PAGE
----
Philip Bloom talks about working with the FUJIFILM GFX100 medium format camera. With this camera, he shot his documentary movie called Charmolipi on a greek island Skiathos.
During this year’s Photo & Adventure trade show in Vienna, Austria, cinema5D team was in charge of the “Cine & Video stage” program at this show. We invited many interesting guests to talk about various topics. You can see the innitial post here. We decided to publish the most interesting topics again in a separate articles. You can await these to be published in the next weeks. This article is covering Philip Bloom’s presentation about shooting a documentary movie with a medium format camera – the FUJIFILM GFX100.
The Look of Medium Format
Philip first explained how he was always amazed by large sensor video shooting. He loves medium format and owns numerous analog medium format cameras. According to Philip, it is not only about the shallow depth of field. Medium format has a special look, a different aesthetics.
In 2014, he bought his first digital medium format camera – Pentax 645Z. Later, the FUJIFILM GFX50S as it was a bit smaller. He traveled everywhere with these cameras and took many photos with them. He also, however, always had to take a second camera body for filming as the medium format cameras didn’t have good enough video features. The FUJIFILM GFX100 changed this.
According to Philip, from a documentary filmmaker point of view, a camera needs to have:
- good lowlight performance
- large sensor to get shallow DoF
- dust- and rainproof body
- slow motion capability
- good dynamic range
- good quality of internal video recording
- good audio
FUJIFILM GFX100 has 4K video with uncropped sensor readout. It records internally 10-bit in H.265, which is vital for color grading. It has very good IBIS and decent lowlight image. GFX100 has a very fast sensor readout, so despite having a very large sensor, the rolling shutter effect of wobbly vertical lines is minimised. It can shoot a flat F-log image, but Eterna color profile is also very good, according to Philip. Autofocus of the GFX100 is pretty good, but there can be some issues every now and then.
Philip shot the whole documentary with two lenses only – the 45mm f/2.8 (full-frame equivalent: 35mm) and 110mm f/2 (full-frame equivalent: 85mm). He brought more lenses with him to the island, but he ended up not using them. When it comes to other equipment, he only worked with a tripod, but most of the clips are actually handheld.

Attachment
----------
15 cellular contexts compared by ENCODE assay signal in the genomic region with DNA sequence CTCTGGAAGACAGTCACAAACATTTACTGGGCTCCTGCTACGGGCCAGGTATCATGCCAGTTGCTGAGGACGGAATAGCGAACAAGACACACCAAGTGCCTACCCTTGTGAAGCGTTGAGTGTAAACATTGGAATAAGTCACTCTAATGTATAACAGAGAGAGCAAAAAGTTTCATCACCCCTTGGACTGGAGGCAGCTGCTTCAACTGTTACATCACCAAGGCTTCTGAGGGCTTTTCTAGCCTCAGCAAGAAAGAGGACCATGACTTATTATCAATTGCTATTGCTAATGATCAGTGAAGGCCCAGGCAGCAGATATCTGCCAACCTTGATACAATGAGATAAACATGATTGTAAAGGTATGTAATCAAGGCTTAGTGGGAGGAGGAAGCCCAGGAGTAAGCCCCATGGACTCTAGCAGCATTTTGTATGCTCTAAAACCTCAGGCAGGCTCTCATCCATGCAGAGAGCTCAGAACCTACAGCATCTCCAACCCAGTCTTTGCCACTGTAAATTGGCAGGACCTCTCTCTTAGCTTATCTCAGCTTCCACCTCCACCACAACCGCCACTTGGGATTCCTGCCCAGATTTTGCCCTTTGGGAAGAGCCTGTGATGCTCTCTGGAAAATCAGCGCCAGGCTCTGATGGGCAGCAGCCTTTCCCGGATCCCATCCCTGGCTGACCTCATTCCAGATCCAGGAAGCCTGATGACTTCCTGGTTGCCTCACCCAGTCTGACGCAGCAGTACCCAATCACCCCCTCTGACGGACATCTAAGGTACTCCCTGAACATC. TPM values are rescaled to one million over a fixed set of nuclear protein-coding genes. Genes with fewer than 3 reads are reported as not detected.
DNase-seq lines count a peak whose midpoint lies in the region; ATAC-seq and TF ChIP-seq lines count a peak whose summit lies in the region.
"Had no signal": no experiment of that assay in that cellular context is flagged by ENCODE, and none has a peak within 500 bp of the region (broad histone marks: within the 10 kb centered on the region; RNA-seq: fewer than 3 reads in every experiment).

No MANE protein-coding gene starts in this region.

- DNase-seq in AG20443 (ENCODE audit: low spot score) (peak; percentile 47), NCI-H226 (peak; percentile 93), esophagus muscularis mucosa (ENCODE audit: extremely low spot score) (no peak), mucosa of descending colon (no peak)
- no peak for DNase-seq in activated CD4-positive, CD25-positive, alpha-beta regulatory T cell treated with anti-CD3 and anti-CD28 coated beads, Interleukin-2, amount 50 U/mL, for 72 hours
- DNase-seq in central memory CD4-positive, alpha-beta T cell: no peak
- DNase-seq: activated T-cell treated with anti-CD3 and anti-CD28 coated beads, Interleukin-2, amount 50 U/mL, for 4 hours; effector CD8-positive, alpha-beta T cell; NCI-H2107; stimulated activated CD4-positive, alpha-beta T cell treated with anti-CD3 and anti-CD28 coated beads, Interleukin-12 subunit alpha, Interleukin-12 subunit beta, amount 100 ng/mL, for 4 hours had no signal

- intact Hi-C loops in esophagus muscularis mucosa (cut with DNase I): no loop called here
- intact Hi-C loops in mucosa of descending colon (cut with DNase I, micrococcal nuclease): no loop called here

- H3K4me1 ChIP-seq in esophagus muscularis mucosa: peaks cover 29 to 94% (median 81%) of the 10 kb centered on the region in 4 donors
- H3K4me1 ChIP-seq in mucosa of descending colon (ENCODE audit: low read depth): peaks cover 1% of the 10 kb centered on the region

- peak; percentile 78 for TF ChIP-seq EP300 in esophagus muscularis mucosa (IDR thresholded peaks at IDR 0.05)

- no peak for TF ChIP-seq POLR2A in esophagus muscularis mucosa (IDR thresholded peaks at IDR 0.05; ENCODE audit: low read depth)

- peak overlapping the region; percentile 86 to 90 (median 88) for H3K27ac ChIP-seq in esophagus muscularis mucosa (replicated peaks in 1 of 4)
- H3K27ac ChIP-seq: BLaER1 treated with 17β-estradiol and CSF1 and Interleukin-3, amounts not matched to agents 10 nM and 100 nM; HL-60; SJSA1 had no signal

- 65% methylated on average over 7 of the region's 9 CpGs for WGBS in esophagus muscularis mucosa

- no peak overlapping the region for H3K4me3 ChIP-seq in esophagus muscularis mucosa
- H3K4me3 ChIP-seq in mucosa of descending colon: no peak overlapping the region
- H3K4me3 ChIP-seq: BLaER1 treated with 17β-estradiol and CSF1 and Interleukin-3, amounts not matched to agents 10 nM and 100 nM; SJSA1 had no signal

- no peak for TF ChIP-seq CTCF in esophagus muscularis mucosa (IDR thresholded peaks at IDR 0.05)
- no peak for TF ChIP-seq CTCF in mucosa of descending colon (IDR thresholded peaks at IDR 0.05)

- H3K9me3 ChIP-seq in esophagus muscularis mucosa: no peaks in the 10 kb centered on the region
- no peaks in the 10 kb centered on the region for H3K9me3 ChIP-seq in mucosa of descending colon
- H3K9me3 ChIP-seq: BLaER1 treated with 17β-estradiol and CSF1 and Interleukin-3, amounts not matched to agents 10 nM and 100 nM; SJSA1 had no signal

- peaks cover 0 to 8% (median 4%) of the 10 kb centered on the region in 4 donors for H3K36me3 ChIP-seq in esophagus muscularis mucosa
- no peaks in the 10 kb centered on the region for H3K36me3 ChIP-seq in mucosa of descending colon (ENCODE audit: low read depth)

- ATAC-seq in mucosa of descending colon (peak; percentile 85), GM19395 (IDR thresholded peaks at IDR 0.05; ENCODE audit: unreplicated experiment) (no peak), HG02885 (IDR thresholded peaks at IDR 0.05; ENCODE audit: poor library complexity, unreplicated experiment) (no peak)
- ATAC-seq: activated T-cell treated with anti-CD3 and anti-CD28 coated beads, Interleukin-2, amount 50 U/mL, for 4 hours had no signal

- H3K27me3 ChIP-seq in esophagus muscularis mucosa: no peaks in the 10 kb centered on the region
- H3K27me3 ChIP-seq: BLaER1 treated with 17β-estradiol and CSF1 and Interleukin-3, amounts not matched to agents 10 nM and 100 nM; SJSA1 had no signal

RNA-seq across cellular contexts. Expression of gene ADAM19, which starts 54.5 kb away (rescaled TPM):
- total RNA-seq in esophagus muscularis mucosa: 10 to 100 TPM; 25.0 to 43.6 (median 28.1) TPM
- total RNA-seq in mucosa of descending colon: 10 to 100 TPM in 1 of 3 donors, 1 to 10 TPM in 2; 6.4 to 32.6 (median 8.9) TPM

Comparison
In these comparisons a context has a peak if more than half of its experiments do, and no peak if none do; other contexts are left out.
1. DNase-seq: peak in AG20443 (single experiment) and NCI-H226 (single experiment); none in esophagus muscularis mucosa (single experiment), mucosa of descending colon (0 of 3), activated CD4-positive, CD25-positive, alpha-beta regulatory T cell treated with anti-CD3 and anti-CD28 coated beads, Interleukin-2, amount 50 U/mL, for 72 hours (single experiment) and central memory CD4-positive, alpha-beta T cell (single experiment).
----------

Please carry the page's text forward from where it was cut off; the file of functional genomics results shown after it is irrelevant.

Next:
Vital accessory for getting low shots was the viewfinder tilt adapter. According to Philip, that is one of the most essentiall accessories for the GFX100. Another great advantage of picking this camera was, that Philip could easily switch between photo and video mode and take very good photos. Good news is that he didn’t have any issues with the camera during the whole shoot. Only minor autofocus issues in some clips.
Charmolipi – Documentary Shot with FUJIFILM GFX100 Medium Format Camera
The title of the almost 30 minutes long documentary is Charmolipi. It is a greek word and it means “feeling of joy and happiness at the same time”. Philip’s documentary is taking place on a very small greek island in Aegean sea called Skiathos.
Philip visited the island multiple times already. The special thing about the place, is that there is a charity who takes care of stray cats. When the charity got into financial trouble, Philip helped them and filmed couple of short documentaries in the past to raise awareness and money for the charity.
The original idea for this project was to shoot a short video (only at around 3 minutes). Only while shooting it, a story formed and this forced Philip to shoot more and make the final movie so much longer. He even stayed longer than planned to get the shots he needed.
Philip decided to go for a video (exceptionally) without a narration. He just included captions and let the images themselves tell the story. The documentary can be watched on Philip’s Youtube and Vimeo channels. You can even download the original ProRes version (13.345 GB) of the video on Philip’s Vimeo account.
What do you think of Philip’s documentary? Have you shot video with the FUJIFILM GFX100? Let us know in the comments underneath the article.